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With help from lion-hearted sailors stranded killer whale gets a new lease of life

The stranded killer whale on the Southeast Alaska’s Prince of Wales Island (All pictures courtesy Twitter/@neilson_tara)

The cries of anguish from another being evokes empathy and help, even if the being is not from our species. Like several other incidents, when human beings have bailed out stranded animals, this one involved a killer whale stuck in the rocks which was kept alive till the creature could make it back to the safety of deep waters,

Sometime towards the end of last month, July a ship which was near Southeast Alaska’s Prince of Wales Island, witnessed a heart wrenching scene that got them worried. They found a whale, nearly 20-feet in length, stuck on the rocks of the island’s jagged coast.

On reporting about the helpless mammal, the crew was authorised to bathe the creature with seawater, in order to keep its skin moist, according to Michelle Theriault Boots in a report that appeared in the Anchorage Daily News.

The ship's personnel not only kept the orca wet but also shooed and kept away hungry birds, which literally wanted a pound of flesh by gouging beak full of its meat.

Chance Strickland, the captain of the boat told New York Times’ Alyssa Lukpat and Jacey Fortin that he could hear the fighting creature calling out while he along with his crew bathed it with buckets of seawater. According to a report in smithsonianmag.com, he told the Times: “I don’t speak a lot of whale, but it didn’t seem real stoked.”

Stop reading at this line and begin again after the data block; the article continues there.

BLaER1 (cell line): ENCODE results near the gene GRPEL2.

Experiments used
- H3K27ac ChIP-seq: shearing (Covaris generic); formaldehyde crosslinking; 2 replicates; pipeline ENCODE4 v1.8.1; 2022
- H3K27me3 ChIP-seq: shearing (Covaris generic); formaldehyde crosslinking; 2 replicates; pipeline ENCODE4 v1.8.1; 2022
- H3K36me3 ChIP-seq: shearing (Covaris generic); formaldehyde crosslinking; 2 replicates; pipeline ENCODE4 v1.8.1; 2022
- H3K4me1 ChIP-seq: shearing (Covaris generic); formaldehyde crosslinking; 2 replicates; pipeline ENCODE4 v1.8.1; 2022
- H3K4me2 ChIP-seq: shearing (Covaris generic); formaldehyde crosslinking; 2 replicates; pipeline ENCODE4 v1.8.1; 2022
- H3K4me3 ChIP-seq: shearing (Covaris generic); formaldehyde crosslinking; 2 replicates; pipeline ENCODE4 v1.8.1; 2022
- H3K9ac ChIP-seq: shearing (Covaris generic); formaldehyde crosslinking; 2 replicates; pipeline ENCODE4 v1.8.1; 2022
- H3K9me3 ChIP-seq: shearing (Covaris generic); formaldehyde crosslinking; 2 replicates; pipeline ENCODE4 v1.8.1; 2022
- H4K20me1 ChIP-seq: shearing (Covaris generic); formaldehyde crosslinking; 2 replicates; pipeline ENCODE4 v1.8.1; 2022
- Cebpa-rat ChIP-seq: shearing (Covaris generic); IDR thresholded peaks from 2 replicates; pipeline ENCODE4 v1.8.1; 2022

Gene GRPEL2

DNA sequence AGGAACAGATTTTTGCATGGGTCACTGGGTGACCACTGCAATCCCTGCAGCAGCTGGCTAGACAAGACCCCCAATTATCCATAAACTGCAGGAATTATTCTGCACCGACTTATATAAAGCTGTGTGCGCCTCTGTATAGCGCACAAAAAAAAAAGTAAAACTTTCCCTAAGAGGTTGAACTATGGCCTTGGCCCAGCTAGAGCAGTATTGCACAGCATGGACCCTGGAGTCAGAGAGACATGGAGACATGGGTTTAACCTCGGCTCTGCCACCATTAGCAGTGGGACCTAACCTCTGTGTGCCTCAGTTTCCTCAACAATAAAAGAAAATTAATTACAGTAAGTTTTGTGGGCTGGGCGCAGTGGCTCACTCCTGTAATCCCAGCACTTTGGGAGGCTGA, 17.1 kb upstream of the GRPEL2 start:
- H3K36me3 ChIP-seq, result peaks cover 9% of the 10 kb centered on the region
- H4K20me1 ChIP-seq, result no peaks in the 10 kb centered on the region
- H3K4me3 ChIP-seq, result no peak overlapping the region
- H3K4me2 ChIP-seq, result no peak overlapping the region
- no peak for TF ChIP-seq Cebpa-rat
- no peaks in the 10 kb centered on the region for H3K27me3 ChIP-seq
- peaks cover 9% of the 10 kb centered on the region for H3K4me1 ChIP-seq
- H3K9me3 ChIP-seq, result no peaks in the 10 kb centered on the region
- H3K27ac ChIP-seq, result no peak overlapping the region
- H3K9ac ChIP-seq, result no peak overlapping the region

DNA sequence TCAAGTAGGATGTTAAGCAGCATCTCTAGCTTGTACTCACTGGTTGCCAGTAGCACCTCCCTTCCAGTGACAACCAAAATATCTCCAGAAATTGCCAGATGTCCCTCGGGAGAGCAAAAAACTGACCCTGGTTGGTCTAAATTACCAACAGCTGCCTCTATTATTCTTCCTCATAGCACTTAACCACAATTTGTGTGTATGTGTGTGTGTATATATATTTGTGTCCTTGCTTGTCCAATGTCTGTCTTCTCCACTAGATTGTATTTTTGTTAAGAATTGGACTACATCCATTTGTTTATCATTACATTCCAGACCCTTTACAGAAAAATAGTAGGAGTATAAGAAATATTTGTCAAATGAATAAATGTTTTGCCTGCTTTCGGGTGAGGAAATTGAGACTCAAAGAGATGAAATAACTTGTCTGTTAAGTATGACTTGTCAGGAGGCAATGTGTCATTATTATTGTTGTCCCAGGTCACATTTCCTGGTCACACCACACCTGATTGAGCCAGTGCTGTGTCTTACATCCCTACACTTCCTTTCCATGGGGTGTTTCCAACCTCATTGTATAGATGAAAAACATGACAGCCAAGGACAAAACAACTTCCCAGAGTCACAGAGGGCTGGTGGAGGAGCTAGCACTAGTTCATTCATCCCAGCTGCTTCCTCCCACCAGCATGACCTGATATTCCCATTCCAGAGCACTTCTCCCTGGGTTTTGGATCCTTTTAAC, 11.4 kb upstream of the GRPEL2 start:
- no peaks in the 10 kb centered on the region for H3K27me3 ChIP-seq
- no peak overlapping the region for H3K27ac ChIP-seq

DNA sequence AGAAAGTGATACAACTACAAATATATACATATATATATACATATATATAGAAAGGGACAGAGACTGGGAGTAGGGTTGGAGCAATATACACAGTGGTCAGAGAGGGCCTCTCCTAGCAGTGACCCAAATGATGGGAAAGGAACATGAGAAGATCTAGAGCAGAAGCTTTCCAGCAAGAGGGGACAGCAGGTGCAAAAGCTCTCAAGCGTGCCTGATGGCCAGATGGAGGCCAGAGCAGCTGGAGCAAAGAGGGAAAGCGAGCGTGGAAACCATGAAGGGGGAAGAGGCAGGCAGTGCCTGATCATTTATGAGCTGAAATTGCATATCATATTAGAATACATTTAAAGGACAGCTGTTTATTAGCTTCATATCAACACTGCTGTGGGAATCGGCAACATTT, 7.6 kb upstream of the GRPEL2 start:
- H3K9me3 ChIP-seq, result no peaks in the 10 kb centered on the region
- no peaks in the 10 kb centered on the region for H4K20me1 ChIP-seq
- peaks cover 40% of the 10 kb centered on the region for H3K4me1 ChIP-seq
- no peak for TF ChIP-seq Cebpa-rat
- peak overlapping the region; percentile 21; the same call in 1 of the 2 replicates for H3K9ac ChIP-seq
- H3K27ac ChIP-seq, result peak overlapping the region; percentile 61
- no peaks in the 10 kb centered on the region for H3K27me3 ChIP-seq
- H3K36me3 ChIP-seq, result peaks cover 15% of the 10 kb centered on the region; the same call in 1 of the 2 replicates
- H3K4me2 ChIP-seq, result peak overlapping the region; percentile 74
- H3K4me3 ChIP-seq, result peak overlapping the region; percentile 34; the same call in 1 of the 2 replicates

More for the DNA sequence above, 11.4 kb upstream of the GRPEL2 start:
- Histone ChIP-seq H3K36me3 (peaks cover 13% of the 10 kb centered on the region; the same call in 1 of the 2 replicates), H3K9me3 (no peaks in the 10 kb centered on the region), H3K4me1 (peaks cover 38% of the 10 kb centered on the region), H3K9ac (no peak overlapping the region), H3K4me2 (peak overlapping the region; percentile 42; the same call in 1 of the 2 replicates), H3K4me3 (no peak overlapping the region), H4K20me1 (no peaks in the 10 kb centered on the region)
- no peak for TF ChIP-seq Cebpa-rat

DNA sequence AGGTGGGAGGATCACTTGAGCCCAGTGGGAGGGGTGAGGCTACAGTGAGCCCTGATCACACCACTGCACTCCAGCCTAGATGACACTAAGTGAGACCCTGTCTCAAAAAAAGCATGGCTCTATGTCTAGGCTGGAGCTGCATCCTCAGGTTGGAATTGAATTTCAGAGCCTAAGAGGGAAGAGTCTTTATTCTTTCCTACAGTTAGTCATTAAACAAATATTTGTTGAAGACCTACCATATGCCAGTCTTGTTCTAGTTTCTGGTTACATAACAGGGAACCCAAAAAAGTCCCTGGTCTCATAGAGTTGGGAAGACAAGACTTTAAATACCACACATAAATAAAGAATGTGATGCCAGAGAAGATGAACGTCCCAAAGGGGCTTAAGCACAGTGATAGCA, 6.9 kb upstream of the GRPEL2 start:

The departure of Strickland and his crew took place only after the National Oceanic and Atmospheric Administration and Alaska Wildlife Troopers came as reported by Alaa Elassar and Andy Rose of CNN. The basic objective was to keep the skin of the creature cool and damp so that when the high tide turned out, it could float and move to the deeper waters. The mammal was stranded on the rocks for nearly six hours and it was when the high tide came that it was able to swim off.

The spokesperson of NOAA told the Daily News: “Our officer and troopers report the whale was a bit slow at first, and meandered around a little before swimming away.”

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The whale was identified as T146D by the local conservation and research group Bay Cetology. The code name T146D was given to this 13-year-old juvenile by scientists. Bay Cetology also disclosed that the young whale was a part of the West Coast population who are known as transient or Bigg’s killer whales. These whales are specialists in hunting marine mammals like sea lions.

Throwing more light on this orca, the group also said that the creature had been known to get stuck on occasions. This was a result of pursuing prey near the shore. Sadly, only one such killer whale stranded was able to survive while the remaining did not.

A researcher with the Fisheries and Oceans Canada and Bay Cetology, Jared Towers told the Times that the individual whale stuck on the rocks was most probably a part of a group “hunting seals or sea lions and just made a mistake and basically got stuck and then the tide went out,” he observed.

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Being a juvenile, T146D was light enough and thus it did not get crushed under its own weight as it was no longer suspended in the saltwater. The whale luckily escaped with just a few cuts and abrasions. “There’s a pretty good chance it’s met up with them now, and it’s just carrying on a normal life after spending some time out of the water,” Towers told the Times.